PAROLEEMPLOYMENT: It’s tough for many parolees to find jobs after release, experts say, but the prison system is working to better prepare them for employment. We hear from the Corrections Department, Goodwill Industries of West Michigan and Networks Northwest in Traverse City. By Zhao Peng. FOR LUDINGTON, MANISTEE, HOLLAND, GRAND RAPIDS BUSINESS, TRAVERSE CITY, LEELANAU, BIG RAPIDS, CADILLAC, PETOSKEY, HARBOR SPRINGS & ALL POINTS.
UNIONBILL: A Republican-led proposal to bar school districts from paying employees for time they spend as union representatives faces opposition from the Michigan Association of School Boards and MEA, which argue that it would hamper collective bargaining and intrude into traditional local decision-making. But the Mackinac Center for Public Policy says it’s much-needed and would save local districts millions of dollars a year in personnel costs. Sponsors included senators from Lawton, St. Joseph, Lowell, Sheridan, Evart and Hart. By Brooke Kansier. FOR CADILLAC, MANISTEE, HOLLAND, BIG RAPIDS, LUDINGTON, THREE RIVERS, STURGIS, GLADWIN, LANSING CITY PULSE, LEELANAU, TRAVERSE CITY, CRAWFORD COUNTY, HERALD-STAR, LAKE COUNTY, GRAND RAPIDS BUSINESS, GREENVILLE, LEELANAU & ALL POINTS.
LOSTTOWNS: Some are ghosts. Some are shadows. Some disappeared without a trace. They’re once-vibrant communities that are vibrant no longer, if they still exist as more than scattered cellar holes and crumbling walls. A new book, “Lost Towns of Eastern Michigan,” describes the dismal fate of such communities as Alcona and Mikado in Alcona County, Pere Cheney in Crawford County, Podunk in Gladwin County, McKinley in Oscoda County, Berryville in Otsego County. Some are associated with notoriety, such as a murderous minister in St. Clair County’s Rattle Run, the Oklahoma City bombers’ hang-out in Sanilac County’s Decker and the most sinful city in Michigan, Meredith on the border between Gladwin and Clare counties. Ogemaw County’s Lupton was where the Prohibition-era Purple Gang hid out. By Eric Freedman. FOR CRAWFORD COUNTY, GLADWIN, ALCONA, MONTMORENCY & ALL POINTS.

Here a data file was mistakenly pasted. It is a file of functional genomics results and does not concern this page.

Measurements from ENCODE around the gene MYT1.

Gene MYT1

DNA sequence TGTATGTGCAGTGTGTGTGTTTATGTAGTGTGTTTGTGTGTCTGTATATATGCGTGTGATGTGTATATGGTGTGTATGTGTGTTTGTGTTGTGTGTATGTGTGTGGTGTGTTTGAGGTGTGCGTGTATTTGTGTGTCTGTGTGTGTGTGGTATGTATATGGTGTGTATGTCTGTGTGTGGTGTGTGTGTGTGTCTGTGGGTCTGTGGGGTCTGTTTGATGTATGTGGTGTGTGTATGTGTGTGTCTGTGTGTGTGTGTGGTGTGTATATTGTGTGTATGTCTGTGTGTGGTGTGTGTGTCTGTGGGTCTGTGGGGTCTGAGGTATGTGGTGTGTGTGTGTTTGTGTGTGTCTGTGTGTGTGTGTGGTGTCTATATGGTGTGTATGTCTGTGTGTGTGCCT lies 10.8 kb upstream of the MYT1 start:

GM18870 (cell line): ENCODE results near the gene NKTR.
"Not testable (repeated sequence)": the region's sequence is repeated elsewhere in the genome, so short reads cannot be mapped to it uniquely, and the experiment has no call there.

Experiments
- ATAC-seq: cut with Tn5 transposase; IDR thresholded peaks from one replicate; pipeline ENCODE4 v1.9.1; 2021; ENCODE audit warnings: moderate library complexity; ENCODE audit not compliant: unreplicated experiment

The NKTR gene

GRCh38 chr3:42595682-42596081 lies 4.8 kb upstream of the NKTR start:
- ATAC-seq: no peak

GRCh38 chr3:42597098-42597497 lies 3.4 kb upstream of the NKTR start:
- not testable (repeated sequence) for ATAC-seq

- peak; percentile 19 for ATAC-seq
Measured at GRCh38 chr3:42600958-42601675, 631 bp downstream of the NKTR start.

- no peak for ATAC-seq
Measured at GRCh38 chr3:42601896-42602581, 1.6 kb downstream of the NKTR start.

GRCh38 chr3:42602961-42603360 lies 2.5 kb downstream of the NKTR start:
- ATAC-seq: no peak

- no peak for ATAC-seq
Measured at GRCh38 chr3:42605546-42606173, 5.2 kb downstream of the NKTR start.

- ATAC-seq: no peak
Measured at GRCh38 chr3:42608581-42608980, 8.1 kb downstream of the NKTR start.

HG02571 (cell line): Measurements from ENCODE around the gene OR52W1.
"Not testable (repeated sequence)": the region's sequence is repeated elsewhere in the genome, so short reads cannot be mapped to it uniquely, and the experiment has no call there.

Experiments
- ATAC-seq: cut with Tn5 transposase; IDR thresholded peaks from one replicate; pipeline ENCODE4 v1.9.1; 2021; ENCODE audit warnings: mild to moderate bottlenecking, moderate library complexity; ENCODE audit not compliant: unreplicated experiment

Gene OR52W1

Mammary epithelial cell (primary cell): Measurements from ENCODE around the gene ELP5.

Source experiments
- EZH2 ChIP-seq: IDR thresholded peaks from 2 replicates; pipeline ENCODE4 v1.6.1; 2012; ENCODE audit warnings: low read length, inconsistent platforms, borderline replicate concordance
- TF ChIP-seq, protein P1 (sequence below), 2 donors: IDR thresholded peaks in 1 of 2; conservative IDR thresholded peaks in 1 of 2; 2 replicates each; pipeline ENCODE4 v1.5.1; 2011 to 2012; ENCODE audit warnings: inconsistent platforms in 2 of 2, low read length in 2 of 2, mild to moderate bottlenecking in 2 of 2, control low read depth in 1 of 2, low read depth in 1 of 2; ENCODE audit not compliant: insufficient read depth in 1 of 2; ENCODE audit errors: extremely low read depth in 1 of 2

w/LOSTOWNSCOVER: Lost Towns of Eastern Michigan. Credit: History Press.
SOLAR: Assuming all goes as planned, Michigan may soon see a DTE solar project nearly 50 times larger than its largest existing installation. Traverse City Light & Power, Cherryland Electric Co-op, Marquette Light & Power and the municipal utility in Portland are among utilities working on solar energy projects. The Lansing Board of Water & Light is discussing projects, as are a group in Holland and Consumers Energy. We hear from the Michigan Environmental Council, Great Lakes Renewable Energy Association and DTE Energy. By Colleen Otte. FOR TRAVERSE CITY, HOLLAND, LANSING CITY PULSE, GRAND RAPIDS BUSINESS & ALL POINTS.
w/SOLARPHOTO: DTE Energy’s 1.1-megawatt solar array at Domino’s Farms near Ann Arbor. Credit: Mark Houston.
LAKELEVELS: New Great Lakes water level predictions have Superior, Michigan and Huron on the same page, but lakes Erie and Ontario flow to the beat of a different drum. The National Oceanic and Atmospheric Administration (NOAA) and the U.S. Army Corps of Engineers predict that the bigger lakes will drop below the level they were a year ago. Erie and Ontario are set to be higher than a year ago. By Marie Orttenburger. FOR HOLLAND, LUDINGTON, ALCONA, CHEBOYGAN, LEELANAU, PETOSKEY, HARBOR SPRIGNS, TRAVERSE CITY, MANISTEE, SAULT STE. MARIE, MARQUETTE, ST. IGNACE & ALL POINTS.
Capital News Service Budget – Week 12